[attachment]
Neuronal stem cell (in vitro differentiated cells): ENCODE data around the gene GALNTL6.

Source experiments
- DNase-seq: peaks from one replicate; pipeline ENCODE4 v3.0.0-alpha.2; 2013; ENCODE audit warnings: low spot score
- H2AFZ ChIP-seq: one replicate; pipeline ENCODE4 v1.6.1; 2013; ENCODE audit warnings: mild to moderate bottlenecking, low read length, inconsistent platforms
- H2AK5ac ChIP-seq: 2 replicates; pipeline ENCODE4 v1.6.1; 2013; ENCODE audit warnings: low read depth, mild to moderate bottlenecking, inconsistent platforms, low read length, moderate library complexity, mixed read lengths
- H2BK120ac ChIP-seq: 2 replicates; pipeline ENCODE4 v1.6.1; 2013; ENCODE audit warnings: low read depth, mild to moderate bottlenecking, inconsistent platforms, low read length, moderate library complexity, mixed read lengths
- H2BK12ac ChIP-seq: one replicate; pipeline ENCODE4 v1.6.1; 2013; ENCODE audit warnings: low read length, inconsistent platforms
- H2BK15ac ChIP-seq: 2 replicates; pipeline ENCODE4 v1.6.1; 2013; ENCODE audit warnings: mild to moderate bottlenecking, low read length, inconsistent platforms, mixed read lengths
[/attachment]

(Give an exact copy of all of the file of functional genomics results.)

Neuronal stem cell (in vitro differentiated cells): ENCODE data around the gene GALNTL6.

Source experiments
- DNase-seq: peaks from one replicate; pipeline ENCODE4 v3.0.0-alpha.2; 2013; ENCODE audit warnings: low spot score
- H2AFZ ChIP-seq: one replicate; pipeline ENCODE4 v1.6.1; 2013; ENCODE audit warnings: mild to moderate bottlenecking, low read length, inconsistent platforms
- H2AK5ac ChIP-seq: 2 replicates; pipeline ENCODE4 v1.6.1; 2013; ENCODE audit warnings: low read depth, mild to moderate bottlenecking, inconsistent platforms, low read length, moderate library complexity, mixed read lengths
- H2BK120ac ChIP-seq: 2 replicates; pipeline ENCODE4 v1.6.1; 2013; ENCODE audit warnings: low read depth, mild to moderate bottlenecking, inconsistent platforms, low read length, moderate library complexity, mixed read lengths
- H2BK12ac ChIP-seq: one replicate; pipeline ENCODE4 v1.6.1; 2013; ENCODE audit warnings: low read length, inconsistent platforms
- H2BK15ac ChIP-seq: 2 replicates; pipeline ENCODE4 v1.6.1; 2013; ENCODE audit warnings: mild to moderate bottlenecking, low read length, inconsistent platforms, mixed read lengths